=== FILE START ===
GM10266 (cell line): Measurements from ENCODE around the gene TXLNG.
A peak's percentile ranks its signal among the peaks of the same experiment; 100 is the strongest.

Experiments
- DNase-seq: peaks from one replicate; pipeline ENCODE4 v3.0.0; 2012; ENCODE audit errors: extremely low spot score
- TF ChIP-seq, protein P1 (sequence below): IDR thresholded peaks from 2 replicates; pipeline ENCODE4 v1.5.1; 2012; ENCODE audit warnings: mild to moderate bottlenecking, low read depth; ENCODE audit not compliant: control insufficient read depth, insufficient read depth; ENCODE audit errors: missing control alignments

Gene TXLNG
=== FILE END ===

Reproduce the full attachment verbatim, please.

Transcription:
GM10266 (cell line): Measurements from ENCODE around the gene TXLNG.
A peak's percentile ranks its signal among the peaks of the same experiment; 100 is the strongest.

Experiments
- DNase-seq: peaks from one replicate; pipeline ENCODE4 v3.0.0; 2012; ENCODE audit errors: extremely low spot score
- TF ChIP-seq, protein P1 (sequence below): IDR thresholded peaks from 2 replicates; pipeline ENCODE4 v1.5.1; 2012; ENCODE audit warnings: mild to moderate bottlenecking, low read depth; ENCODE audit not compliant: control insufficient read depth, insufficient read depth; ENCODE audit errors: missing control alignments

Gene TXLNG